Flashback: How Effectively Do You Use YouTube?

I originally wrote this article on October 19, 2012 and I still believe that these points are true. How do you use YouTube? Do you post your performances? Do you make comments on other posts? Please leave your thoughts below.

We all know that YouTube is a valuable source for any musician. According to YouTube’s statistics, 72 hours of video are uploaded to YouTube every minute. We all know that there are a lot of bad videos included in this number, but there are also many videos that are educational and worth watching. So how do you use YouTube? Chris Robley wrote a blog post on the D.I.Y. Musician Blog (a service brought to us by CD Baby) detailing the “Top 5 Tips for Effective Music Video Promotion on YouTube.” Some of the top tips included:

1. Add links at the top of the description field for each video

This is very important since you only get about… [Continue Reading...]

Gary Burton Resource Guide: Part One

GaryBurton_Katz__D8C0379 copy

BookChattr is starting soon. Come join the DrumChattr community and read Learning to Listen: The Jazz Journey of Gary Burton: An Autobiography by Gary Burton. I started the book last week and I am really enjoy it. The style of writing is conversational and the information is informative and insightful. As I was reading the first couple of chapters, I starting think about how I would like to listen to the pieces Gary talks about in the book. So I decided to put together a resource guide (similar to the Steve Schick Listening Guide Part 1 & Part 2 that I compiled when we read his book). While some of these recordings are probably not the exact recordings Mr. Burton heard, I wanted to familiarize you with the pieces. If there is something I missed or if there is another version we should listen to, please leave your comments below and I will add… [Continue Reading...]

Time’s Up!

Everyone knows about the metronome. It is perhaps the single most important tool that any musician, especially a percussionist, has in the practice room. As my former drumline instructor used to tell me, “It doesn’t count as practicing if you’re not using your metronome.” However, there is a much less celebrated tool that may actually be just as important… The timer.

The humble kitchen timer/stopwatch can revolutionize the way that you practice. Most smartphones have a timer function, or you can invest in a cheap digital kitchen timer. If you feel like being particularly “old school” you can always get one of the kitchen times with the big dial and the bell that rings when time has expired. Once you’ve got your timer, here are a few things that you can do with it:

1) Stop counting repetitions. Many of us like to practice short segments of music a certain number of times before we speed up or move to another section. For example, you might tell yourself “I’ll play measure 37 ten times at quarter… [Continue Reading...]

BookChattr 2014 is here!

We are excited to announce the 4th Annual BookChattr 2014. This year we will be reading Learning to Listen: The Jazz Journey of Gary Burton: An Autobiography by Gary Burton.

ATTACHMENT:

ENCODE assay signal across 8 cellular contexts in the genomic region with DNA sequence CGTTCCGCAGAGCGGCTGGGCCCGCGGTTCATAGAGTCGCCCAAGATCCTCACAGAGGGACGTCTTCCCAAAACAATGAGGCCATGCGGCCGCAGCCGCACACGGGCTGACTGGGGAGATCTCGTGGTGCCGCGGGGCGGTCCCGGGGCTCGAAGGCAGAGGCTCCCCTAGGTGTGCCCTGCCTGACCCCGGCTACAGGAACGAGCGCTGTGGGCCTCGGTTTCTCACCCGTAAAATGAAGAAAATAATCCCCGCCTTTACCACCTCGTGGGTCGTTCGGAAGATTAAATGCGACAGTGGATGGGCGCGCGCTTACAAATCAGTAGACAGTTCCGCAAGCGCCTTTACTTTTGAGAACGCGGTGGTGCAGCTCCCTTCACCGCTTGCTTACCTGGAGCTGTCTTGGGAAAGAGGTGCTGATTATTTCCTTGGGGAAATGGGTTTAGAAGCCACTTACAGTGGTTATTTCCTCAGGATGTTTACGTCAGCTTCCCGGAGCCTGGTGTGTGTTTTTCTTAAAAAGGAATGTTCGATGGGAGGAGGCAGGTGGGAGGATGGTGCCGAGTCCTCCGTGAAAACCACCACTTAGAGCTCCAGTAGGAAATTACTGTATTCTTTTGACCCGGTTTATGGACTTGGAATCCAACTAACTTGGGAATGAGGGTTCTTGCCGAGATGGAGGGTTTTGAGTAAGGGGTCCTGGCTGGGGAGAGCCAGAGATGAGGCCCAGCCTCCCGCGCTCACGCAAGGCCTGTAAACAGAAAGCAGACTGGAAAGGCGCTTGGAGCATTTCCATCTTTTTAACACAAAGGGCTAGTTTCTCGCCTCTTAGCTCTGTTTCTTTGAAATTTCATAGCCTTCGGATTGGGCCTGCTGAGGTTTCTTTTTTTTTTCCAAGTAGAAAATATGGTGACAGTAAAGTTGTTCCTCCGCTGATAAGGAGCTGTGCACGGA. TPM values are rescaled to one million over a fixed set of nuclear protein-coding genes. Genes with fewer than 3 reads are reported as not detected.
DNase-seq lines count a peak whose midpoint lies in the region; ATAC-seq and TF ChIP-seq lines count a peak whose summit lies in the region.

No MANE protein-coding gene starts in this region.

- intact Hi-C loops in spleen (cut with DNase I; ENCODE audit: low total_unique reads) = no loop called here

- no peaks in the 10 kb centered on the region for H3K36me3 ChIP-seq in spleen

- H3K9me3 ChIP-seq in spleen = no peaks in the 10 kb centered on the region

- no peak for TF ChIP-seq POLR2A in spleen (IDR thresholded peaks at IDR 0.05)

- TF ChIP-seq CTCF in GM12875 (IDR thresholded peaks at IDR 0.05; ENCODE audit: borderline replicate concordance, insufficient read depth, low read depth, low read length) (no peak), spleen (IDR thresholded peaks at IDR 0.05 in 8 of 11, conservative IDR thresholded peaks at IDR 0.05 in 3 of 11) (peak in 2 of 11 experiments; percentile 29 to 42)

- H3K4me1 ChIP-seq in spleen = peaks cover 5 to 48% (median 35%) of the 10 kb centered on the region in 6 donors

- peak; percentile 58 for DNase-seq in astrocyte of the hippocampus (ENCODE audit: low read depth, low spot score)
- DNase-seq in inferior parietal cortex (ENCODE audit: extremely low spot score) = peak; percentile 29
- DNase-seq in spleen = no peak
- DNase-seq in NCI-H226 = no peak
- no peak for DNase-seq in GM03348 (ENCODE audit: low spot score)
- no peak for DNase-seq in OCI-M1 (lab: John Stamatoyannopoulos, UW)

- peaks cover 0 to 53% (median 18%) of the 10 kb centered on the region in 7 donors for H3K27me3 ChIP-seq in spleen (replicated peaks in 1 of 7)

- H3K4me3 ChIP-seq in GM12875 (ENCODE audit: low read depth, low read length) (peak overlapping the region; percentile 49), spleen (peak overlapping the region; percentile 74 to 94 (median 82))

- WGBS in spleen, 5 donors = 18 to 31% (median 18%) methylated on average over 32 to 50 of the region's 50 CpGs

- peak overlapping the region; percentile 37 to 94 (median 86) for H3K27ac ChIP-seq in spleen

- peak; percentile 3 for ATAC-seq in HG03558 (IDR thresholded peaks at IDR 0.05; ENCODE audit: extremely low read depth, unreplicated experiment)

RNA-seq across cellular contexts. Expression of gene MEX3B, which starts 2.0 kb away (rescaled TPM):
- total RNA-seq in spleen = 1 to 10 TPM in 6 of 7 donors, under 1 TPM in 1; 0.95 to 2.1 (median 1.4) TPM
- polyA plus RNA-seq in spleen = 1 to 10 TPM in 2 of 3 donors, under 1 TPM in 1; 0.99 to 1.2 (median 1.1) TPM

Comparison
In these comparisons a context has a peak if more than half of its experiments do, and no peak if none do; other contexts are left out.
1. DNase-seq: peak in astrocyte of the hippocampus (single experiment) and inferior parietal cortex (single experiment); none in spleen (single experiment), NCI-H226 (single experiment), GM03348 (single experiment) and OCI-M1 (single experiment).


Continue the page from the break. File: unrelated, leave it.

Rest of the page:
A seven time Grammy Award winner, Gary Burton was born in 1943 and raised in Indiana. He taught himself to play the vibraphone and, at the age of 17, made his recording debut in Nashville, Tennessee, with guitarists Hank Garland and Chet Atkins. In the 1970s, Burton began his music education career with Berklee College of Music in Boston. Burton began as a teacher of percussion and improvisation at Berklee in 1971. In 1985 he was named Dean of Curriculum. In 1989, he received an honorary doctorate of music from the college, and in 1996, he was appointed Executive Vice President, responsible for overseeing the daily operation of the college.41mnkXH5h2L._SL500_AA300_

Why this book? It has been a while since we have read an autobiography (The Percussionist’s Art: Same Bed, Different Dreams –… [Continue Reading...]

Stroke for Tone, Part Two- Predictable and Repeatable Strokes

ted hedbwToday we feature an article from Ted Rounds.

I use what I call a full stroke as the basic motion. Regardless of the stick height, the beginning and the end of the stroke are the same location in space and that location is the apex. For a thorough description of the full stroke, refer to the Method of Movement for Marimba by Leigh Howard Stevens. Stevens also refers to this stroke and its application as the “piston stroke,” an analogy that suffices, but that I do not use for insignificant reasons. (Please don’t ask me why). The full stroke has at least a couple of major components: the downstroke, and the upstroke. They can be varied in direct or inverse proportion to each other resulting in what can be characterized as less than full strokes and they have various applications. A sound that is produced by using more downstroke than upstroke is a preparation for a sound at a lower dynamic level. Conversely, a… [Continue Reading...]